Common Questions & Other Considerations

Analog and Digital Media

"Analog" refers to a system of recording video images that employs continuously varying waveforms to encode brightness, color and the timing information necessary to reproduce a moving image. Examples of analog video formats are VHS, Betacam SP, and 1/2" reel-to-reel tape (obsolete). Digital media formats include DVD, Digital Beta, DVCAM, and MiniDV. With the exception of DVD, these formats are similar to analog video in that they consist of physical magnetic tape reels stored inside protective cassettes. The critical distinction is the way in which the information is stored. (Digital data is stored as a series of 1's and 0's, while analog data uses a range of numbers such as 0 to 10,000.) When examined closely, analog video appears as a series of lines, while digital video is comprised of pixels, or tiny boxes of color. The difference between analog and digital formats, though subtle, is perceptible.

International Standards: NTSC and PAL

NTSC and PAL are the two main video broadcast standards or systems; they are incompatible with one another. Developed in 1953 in the U.S., NTSC (the acronym for National Television System Committee) is the video standard used in North America and Japan. NTSC videocassettes and DVDs are only playable on equipment that supports this standard. NTSC displays 525 lines of information at 60 half-frames (interlaced) per second. PAL stands for Phase Alternating Line and is the dominant television standard in most of the world, including Europe. PAL delivers 625 lines of information at 50 half-frames per second. PAL videocassettes and DVDs are playable only on PAL equipment. (A third, much less common format is SECAM [Séquentiel Couleur Avec Mémoire], which was engineered in France.) Multi-standard playback devices can read all international formats.

Addressing the Ambient Environment

The environment will significantly impact the exhibition of media installations. Unless properly planned for, ambient light and sound can dramatically impair the presentation of these works. Please visit the Planning Process and Best Practices sections of the Resource Guide for detailed recommendations.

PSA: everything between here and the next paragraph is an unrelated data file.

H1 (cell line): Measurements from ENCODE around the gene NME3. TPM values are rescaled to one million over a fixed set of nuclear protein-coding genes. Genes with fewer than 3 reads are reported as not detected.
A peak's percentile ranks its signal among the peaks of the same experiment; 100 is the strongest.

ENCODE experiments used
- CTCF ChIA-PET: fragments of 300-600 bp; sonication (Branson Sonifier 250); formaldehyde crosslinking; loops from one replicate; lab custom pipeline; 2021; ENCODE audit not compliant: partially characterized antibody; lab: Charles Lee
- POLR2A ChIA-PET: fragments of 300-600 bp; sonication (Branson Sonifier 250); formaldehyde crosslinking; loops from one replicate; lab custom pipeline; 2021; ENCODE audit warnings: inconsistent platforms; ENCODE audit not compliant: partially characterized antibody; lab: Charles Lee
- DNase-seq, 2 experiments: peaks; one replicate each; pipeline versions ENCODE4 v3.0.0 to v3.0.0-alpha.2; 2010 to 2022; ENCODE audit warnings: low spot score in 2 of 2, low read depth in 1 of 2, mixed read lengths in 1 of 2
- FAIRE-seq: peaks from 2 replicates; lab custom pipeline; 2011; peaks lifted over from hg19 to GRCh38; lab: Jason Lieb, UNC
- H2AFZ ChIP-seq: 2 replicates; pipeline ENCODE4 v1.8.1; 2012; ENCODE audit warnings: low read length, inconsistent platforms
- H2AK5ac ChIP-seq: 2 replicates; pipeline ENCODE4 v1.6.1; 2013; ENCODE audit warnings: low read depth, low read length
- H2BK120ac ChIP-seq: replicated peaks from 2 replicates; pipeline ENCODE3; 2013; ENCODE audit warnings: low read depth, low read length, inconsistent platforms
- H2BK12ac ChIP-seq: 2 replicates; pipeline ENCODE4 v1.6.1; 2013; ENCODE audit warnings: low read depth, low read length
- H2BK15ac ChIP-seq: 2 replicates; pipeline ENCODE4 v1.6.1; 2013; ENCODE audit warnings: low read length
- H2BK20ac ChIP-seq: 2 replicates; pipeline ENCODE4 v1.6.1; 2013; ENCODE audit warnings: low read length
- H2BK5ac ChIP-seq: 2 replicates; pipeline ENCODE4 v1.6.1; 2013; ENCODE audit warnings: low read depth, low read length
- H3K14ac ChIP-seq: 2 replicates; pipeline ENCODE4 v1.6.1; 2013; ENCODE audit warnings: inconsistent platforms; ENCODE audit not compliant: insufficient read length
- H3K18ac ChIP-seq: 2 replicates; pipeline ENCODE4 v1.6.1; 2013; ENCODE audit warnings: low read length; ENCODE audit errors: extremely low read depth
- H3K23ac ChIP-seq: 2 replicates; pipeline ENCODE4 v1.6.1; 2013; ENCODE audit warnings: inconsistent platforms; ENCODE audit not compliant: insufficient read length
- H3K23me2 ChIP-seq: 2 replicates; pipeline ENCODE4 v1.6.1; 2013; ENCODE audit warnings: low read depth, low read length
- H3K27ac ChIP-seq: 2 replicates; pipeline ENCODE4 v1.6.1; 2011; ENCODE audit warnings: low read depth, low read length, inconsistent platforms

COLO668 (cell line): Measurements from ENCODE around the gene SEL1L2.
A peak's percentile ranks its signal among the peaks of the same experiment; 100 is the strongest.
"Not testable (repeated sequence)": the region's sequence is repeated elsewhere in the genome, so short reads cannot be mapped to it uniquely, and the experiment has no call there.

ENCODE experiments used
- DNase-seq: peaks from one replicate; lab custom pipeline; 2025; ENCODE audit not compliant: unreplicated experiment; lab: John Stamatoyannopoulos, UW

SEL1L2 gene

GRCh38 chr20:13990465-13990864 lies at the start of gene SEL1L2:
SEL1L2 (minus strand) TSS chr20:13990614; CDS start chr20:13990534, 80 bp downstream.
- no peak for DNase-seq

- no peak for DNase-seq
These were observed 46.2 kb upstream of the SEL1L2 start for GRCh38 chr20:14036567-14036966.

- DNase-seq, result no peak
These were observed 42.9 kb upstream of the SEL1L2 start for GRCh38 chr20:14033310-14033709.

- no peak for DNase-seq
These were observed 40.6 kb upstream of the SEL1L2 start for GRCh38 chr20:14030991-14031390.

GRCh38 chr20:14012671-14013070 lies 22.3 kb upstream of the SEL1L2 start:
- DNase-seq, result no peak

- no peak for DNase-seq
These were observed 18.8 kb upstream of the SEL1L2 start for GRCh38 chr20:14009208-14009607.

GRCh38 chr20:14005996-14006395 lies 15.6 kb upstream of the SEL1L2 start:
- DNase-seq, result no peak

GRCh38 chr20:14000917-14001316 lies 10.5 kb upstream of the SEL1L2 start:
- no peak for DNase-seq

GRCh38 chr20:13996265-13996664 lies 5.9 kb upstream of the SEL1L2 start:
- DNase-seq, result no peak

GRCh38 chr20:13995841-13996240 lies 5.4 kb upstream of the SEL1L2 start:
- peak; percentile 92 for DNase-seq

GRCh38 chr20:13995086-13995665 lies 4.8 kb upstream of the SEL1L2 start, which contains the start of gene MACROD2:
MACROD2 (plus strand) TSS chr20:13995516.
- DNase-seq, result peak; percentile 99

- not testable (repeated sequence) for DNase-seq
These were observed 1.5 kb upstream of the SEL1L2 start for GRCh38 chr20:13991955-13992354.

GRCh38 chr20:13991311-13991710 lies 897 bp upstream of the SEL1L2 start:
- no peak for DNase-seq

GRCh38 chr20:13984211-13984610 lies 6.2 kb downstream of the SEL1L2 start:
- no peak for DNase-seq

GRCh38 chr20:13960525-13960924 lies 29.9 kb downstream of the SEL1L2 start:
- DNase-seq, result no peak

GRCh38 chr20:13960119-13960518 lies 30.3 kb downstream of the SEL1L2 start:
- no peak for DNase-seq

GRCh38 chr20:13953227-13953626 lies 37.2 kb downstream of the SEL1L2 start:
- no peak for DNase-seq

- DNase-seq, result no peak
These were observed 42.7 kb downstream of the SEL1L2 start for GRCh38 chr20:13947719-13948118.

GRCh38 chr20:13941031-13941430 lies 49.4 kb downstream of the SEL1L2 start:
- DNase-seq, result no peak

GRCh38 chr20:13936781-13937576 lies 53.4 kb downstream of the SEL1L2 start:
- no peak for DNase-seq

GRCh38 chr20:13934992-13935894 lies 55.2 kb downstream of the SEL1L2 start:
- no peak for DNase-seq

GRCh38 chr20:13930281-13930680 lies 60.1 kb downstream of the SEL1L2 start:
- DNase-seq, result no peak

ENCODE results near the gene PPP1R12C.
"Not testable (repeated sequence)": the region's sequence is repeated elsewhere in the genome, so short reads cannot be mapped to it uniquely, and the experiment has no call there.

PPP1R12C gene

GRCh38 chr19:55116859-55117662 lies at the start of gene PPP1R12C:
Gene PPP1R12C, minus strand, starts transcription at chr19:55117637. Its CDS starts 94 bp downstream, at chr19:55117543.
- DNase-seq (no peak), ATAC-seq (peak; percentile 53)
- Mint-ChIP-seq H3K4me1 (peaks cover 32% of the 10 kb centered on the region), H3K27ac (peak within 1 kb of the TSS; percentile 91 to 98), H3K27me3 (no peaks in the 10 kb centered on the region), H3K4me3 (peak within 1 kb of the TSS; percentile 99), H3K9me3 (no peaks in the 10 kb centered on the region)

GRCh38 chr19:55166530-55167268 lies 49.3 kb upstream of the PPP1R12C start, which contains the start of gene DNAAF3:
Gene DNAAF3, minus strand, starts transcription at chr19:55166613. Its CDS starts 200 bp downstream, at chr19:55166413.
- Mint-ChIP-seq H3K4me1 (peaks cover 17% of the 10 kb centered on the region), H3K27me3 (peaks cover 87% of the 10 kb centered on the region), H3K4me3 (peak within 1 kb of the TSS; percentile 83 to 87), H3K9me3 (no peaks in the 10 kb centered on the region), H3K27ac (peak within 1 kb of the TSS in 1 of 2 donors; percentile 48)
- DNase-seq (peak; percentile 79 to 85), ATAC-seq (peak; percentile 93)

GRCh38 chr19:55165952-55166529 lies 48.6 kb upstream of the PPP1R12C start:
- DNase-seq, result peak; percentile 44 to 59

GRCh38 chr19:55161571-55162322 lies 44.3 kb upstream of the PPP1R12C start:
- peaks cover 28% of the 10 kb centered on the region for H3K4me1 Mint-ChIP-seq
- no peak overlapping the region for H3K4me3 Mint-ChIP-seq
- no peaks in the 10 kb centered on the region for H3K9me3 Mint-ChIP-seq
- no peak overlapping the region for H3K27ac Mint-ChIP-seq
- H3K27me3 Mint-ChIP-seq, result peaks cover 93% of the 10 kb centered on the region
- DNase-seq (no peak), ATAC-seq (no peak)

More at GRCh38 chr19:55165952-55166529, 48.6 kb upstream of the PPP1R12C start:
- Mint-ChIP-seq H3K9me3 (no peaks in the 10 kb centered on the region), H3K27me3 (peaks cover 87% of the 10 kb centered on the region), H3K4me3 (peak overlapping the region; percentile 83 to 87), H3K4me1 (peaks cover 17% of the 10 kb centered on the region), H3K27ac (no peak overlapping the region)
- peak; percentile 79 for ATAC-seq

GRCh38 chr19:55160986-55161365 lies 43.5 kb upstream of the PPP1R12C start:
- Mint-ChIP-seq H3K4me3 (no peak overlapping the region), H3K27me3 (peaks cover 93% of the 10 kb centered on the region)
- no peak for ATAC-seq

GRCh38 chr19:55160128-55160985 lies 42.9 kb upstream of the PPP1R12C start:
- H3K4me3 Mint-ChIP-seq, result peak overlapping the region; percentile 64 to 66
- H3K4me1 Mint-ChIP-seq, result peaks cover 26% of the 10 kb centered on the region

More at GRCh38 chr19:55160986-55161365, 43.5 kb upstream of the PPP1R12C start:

Inadequate Ventilation of Projectors and DVD Players

Projectors and amplifiers that overheat will shut themselves off. Improperly ventilated DVD players will cause DVDs to warp as they heat up, which can cause skipping and other malfunctions. Commonly an overheated DVD exhibits problems as the day progresses and the DVD player heats up. If skipping is caused by heat buildup, cleaning the disc will not help and in fact may damage the DVD. Only ventilating the DVD player will prevent such difficulties.

Ground Hum

Ground hum is an audible hum or light rolling bars in the video image. When possible make sure all equipment is plugged into the same electrical circuit, or at least the same electrical "leg."

Leaving Projectors on Continuously

Leaving a projector on continuously can significantly reduce the projector bulb's rated lifetime.

Color Bars

Color bars are inserted at the beginning of a video program to allow for the proper tuning of a television's or projector's brightness, contrast, and color settings.

Test Tones

Test tones are usually included with color bars and consist of a simple tone for testing speaker response and adjusting audio levels. A complete set of test tones (ranging from 20Hz to 20kHz, the average limits of human hearing) can be used for more specialized testing and tweaking of an audio system.

Other Electrical Considerations

Electrical considerations for exhibitions concern the placement of playback devices, amplification, speakers, and power and A/V cables. Power outlets should be checked to verify they can handle the needed output (when using projectors, amplifiers, etc. it is easy to blow fuses) and to ensure that the power output is clean and consistent. It is best to keep all power and A/V cables away from visitor traffic, but if cable must be run through exhibition space, the entire length must be carefully taped (use duct tape) to prevent accidents.


Even in exhibition environments with gallery attendants, it is important to secure your equipment for safety (if hanging overhead) and theft prevention. A good practice with video projectors is to use a lock or aircraft cable attached to the projector and a secure object.